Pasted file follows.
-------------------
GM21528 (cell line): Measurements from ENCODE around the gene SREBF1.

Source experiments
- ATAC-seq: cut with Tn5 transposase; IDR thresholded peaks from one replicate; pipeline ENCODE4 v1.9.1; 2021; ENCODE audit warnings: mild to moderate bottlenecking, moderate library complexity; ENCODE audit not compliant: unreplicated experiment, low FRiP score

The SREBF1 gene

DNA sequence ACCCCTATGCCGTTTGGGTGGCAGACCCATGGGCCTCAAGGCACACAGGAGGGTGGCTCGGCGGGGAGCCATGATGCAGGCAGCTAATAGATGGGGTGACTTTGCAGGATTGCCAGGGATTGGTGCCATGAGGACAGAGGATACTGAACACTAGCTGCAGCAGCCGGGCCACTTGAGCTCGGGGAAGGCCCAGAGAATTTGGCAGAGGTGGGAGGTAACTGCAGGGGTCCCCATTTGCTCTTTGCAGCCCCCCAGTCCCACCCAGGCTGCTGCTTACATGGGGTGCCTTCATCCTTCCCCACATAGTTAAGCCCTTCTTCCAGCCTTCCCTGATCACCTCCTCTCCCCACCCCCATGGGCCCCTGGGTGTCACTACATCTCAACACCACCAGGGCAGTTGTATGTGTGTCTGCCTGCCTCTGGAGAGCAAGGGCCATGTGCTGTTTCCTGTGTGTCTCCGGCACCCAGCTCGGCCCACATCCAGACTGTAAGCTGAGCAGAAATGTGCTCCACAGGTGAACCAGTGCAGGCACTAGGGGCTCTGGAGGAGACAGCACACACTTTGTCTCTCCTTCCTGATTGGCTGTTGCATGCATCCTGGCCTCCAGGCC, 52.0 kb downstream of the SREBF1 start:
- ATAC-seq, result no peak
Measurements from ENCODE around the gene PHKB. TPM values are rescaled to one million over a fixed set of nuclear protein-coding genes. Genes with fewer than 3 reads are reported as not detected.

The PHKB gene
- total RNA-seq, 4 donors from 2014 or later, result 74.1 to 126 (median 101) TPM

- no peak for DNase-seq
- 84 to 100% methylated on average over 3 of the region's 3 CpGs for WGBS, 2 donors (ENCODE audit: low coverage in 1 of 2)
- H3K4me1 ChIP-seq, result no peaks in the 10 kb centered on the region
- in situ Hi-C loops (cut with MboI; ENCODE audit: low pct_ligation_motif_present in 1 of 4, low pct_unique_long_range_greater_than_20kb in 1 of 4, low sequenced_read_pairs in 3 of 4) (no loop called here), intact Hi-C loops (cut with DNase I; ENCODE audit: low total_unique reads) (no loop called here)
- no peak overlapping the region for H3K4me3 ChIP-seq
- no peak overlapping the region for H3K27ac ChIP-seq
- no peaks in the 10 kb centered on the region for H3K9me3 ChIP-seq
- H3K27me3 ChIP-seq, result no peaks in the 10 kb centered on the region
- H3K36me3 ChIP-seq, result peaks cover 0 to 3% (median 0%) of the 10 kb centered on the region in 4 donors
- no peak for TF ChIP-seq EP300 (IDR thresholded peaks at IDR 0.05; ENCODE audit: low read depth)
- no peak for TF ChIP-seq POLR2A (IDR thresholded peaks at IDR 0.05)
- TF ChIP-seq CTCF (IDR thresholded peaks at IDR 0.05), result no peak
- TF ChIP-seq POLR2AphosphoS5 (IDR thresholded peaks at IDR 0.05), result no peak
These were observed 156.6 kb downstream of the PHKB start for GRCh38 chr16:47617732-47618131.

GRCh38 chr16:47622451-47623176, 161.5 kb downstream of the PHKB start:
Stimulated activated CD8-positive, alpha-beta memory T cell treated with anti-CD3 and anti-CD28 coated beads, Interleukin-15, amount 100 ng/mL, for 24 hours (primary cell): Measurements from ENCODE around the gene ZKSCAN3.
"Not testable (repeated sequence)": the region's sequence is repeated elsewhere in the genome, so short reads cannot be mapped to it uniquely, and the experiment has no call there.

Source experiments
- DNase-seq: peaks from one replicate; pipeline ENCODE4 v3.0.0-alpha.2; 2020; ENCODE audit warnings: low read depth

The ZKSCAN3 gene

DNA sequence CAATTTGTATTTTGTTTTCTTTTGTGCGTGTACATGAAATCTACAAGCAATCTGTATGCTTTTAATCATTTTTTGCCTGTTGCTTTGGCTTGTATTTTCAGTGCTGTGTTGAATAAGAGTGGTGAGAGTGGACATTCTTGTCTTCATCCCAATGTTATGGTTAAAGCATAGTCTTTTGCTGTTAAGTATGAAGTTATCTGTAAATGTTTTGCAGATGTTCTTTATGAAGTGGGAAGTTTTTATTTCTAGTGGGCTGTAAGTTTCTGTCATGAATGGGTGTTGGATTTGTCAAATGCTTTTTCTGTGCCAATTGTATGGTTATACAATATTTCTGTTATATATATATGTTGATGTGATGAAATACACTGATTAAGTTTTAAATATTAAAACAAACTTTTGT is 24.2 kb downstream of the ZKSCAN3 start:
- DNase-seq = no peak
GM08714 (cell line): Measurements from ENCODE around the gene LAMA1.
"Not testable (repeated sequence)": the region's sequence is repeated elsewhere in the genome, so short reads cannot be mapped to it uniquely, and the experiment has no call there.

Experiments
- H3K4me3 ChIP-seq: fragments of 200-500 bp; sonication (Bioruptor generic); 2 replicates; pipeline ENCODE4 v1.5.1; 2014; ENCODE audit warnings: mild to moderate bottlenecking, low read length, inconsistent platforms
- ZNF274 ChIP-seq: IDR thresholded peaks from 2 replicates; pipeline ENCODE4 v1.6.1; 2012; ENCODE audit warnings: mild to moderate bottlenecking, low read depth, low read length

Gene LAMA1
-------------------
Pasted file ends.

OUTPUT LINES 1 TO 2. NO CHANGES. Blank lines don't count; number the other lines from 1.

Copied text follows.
GM21528 (cell line): Measurements from ENCODE around the gene SREBF1.

Source experiments